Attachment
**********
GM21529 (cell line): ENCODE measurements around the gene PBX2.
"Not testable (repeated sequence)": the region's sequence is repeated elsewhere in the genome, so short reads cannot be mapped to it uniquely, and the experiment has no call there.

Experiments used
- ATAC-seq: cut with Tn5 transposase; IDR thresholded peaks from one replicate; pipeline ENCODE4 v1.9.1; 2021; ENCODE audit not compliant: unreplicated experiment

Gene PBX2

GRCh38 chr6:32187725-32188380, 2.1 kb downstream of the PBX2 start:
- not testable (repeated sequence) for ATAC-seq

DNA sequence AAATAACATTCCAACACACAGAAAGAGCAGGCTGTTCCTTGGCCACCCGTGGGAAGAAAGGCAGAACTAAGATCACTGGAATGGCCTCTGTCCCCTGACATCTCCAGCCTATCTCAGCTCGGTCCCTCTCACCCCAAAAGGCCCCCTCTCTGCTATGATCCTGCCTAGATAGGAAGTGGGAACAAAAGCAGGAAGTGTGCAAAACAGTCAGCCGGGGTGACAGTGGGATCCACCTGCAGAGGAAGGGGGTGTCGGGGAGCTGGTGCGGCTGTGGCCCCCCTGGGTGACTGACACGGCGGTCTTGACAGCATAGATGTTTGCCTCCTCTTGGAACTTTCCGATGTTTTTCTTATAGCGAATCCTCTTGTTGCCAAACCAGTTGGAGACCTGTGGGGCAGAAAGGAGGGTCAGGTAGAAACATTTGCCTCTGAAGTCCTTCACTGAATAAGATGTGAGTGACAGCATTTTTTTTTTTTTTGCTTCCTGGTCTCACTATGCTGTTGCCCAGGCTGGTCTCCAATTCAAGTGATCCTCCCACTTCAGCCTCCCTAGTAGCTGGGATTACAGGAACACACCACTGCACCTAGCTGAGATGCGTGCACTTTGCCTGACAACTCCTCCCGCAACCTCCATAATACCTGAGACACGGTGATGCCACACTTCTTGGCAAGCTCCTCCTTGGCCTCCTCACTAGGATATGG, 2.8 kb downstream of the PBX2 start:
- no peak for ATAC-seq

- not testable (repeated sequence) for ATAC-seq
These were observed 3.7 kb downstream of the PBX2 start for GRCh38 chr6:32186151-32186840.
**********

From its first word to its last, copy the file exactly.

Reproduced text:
GM21529 (cell line): ENCODE measurements around the gene PBX2.
"Not testable (repeated sequence)": the region's sequence is repeated elsewhere in the genome, so short reads cannot be mapped to it uniquely, and the experiment has no call there.

Experiments used
- ATAC-seq: cut with Tn5 transposase; IDR thresholded peaks from one replicate; pipeline ENCODE4 v1.9.1; 2021; ENCODE audit not compliant: unreplicated experiment

Gene PBX2

GRCh38 chr6:32187725-32188380, 2.1 kb downstream of the PBX2 start:
- not testable (repeated sequence) for ATAC-seq

DNA sequence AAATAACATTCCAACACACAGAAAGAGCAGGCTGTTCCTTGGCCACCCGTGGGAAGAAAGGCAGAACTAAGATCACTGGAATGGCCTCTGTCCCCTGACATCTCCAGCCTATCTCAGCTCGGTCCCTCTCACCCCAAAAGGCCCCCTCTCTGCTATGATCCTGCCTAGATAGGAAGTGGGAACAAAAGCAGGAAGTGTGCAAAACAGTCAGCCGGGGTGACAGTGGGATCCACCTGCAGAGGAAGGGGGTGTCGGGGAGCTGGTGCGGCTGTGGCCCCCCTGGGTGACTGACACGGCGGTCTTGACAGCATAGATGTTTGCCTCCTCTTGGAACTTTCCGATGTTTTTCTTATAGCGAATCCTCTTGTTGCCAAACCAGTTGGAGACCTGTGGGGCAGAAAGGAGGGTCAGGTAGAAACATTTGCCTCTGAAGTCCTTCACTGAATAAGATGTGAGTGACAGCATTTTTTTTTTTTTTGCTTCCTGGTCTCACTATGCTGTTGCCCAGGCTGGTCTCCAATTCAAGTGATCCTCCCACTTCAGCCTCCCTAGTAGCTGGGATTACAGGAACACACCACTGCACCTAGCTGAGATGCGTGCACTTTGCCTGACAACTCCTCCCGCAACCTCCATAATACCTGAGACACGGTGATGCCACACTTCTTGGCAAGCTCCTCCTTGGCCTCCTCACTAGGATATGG, 2.8 kb downstream of the PBX2 start:
- no peak for ATAC-seq

- not testable (repeated sequence) for ATAC-seq
These were observed 3.7 kb downstream of the PBX2 start for GRCh38 chr6:32186151-32186840.